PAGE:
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Jan-11-2012 14:45printcomments

Attorney General Kamala D. Harris Calls on Congress to Reauthorize Violence Against Women Act

Renewing the case for women...

Attorney General Kamala D. Harris
Attorney General Kamala D. Harris

(SAN FRANCISCO) - Forward by Editor: While it is good news, it breaks my heart once again to see California leading the way in combating violence toward women, while I live in a neighboring state that flies on a totally different frequency. In Polk County, Oregon, a few minutes from the Oregon state capitol, women who report marital rape are threatened with arrest, that's just one small aspect of Coral Theill's story. She's an incredible survivor who lost everything due to Oregon's use of terribly corrupt DA's who the AG's office refuses to sanction or even investigate.

Today she is a Salem-News.com writer and contributor to the Marine's Leatherneck Magazine and a popular author, but in Oregon she was terribly abused by her then-husband, who has relied on his right-wing religious and political connections to ensure he avoided prosecution and responsibility for his crimes, while pinning a lifetime legal battles on Coral, who today among other things, is in trouble over back child support for her eight children that she was separated from against her will.

Oregon doesn't just strip women of their dignity and rights and deny their due process by siding with offenders; in Coral's case Oregon also slows down to apply large doses of salt to the wounds.

Oh sure, Oregon's AG John Kroger's name is on the letter championed by Harris, but in reality this state could care less about women's rights. Thank goodness Oregon has fantastic groups and individuals who try to pick up the slack, however they can't ever do enough. If your curiousity about Coral is piqued, then I suggest reading one or all of the following stories...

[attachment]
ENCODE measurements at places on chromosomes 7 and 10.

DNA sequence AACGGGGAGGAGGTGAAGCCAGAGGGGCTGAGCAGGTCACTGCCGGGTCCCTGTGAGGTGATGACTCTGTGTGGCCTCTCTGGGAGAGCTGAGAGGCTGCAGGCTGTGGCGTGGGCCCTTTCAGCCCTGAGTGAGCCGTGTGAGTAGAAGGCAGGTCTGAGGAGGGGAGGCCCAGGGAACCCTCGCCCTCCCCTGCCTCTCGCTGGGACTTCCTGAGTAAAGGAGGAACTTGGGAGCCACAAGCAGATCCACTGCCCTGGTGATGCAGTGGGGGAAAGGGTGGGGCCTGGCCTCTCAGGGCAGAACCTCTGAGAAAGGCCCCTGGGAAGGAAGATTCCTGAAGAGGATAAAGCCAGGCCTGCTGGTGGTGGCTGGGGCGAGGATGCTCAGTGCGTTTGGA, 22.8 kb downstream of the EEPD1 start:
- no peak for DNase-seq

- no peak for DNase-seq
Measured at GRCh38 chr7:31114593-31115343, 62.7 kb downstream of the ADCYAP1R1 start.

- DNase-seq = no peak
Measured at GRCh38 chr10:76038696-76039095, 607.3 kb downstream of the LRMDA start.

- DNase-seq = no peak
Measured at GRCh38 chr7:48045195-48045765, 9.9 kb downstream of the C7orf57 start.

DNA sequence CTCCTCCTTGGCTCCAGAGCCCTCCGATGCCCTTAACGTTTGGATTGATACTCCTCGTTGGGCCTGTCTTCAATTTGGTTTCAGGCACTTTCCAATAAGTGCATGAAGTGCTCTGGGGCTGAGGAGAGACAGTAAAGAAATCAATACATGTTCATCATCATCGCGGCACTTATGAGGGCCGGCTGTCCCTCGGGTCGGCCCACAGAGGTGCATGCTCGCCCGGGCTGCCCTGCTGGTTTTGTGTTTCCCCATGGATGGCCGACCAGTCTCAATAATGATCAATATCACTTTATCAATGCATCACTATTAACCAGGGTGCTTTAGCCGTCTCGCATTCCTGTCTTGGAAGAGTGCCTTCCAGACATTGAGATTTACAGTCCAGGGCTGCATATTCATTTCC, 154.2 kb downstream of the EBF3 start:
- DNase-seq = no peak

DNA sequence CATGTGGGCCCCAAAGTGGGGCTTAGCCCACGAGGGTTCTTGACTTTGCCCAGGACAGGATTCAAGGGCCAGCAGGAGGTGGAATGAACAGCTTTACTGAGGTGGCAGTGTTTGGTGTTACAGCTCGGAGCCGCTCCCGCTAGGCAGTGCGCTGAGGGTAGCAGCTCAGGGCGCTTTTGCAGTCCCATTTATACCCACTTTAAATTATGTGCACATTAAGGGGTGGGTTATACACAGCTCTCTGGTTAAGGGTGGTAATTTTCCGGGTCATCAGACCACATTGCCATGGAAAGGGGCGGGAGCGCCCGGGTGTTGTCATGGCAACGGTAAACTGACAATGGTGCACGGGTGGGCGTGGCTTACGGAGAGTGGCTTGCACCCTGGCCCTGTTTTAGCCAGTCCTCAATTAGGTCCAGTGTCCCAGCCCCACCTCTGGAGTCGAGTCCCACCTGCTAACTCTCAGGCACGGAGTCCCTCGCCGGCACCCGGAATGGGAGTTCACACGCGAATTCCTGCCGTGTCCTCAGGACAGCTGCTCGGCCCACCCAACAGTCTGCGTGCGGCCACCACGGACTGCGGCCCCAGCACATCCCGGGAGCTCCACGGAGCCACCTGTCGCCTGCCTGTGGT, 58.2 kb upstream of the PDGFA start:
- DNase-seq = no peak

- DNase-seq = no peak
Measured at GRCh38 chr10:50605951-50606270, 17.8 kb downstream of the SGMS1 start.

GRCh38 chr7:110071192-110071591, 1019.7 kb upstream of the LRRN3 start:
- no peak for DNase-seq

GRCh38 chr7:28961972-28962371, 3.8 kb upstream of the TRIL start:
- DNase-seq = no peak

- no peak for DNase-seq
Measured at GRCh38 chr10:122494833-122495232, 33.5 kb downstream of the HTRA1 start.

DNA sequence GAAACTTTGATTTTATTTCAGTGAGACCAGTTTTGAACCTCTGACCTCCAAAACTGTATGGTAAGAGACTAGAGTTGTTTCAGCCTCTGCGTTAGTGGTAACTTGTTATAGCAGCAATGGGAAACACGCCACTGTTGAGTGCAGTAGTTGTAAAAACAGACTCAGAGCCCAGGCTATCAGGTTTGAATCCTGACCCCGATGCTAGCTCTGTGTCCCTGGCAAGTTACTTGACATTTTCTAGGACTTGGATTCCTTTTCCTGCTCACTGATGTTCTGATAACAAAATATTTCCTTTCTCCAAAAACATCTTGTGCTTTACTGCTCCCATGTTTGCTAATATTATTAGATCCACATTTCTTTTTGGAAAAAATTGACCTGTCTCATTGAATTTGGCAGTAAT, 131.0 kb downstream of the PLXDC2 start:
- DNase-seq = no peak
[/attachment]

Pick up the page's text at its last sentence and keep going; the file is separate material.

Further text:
Attorney General Kamala D. Harris, joined by 53 other attorneys general, signed a letter calling on the U.S. Congress to reauthorize the Violence Against Women Act and ensure the sustainability of vital programs designed to keep women and families safe from violence and abuse.

"We've made tremendous strides in how we deal with violence against women - from prosecuting violent offenders to breaking the cycles of crime and supporting and empowering victims," said Attorney General Harris. "But our work is not done and the Violence Against Women Act, and ongoing support, is critical to this effort."

In a letter sent to members of Congress, the attorneys general note that progress has been made since the passage of the Violence Against Women Act (VAWA) in 1994. Domestic violence, sexual assault, dating violence and stalking - once considered private matters to be dealt with behind closed doors - have been brought out of the darkness.

But, while annual rates have dropped more than 50 percent, domestic violence remains a serious issue. Every day in the United States, three women are killed by abusive husbands and partners. In California, there were 166,361 domestic violence calls in 2010, including more than 65,000 that involved a weapon.

In urging Congress to reauthorize VAWA for the first time since 2006, the attorneys general cited the need to maintain services for victims and families on the local, state, and federal levels. Reauthorization would allow existing programs to continue uninterrupted, and provide for the development of new initiatives to address key areas of concern. These initiatives include:

-Addressing the high rates of domestic violence, dating violence and sexual assault among women, ages 16-24 by combating tolerant youth attitudes toward violence. -Improving the response to sexual assault with best practices, training, and communication tools for law enforcement, as well as healthcare and legal professionals. -Preventing domestic violence homicides through enhanced training for law enforcement, advocates and others who interact with those at risk. A growing number of experts agree that these homicides are predictable - and therefore preventable - if we know the warning signs.

The letter from the attorneys general concludes: "We know a great deal more about domestic violence, dating violence, sexual assault and stalking than we did 17 years ago. Reauthorizing VAWA will allow us to build on those lessons and continue to make progress and save lives."

A copy of the letter is attached to the online version of this release at www.oag.ca.gov




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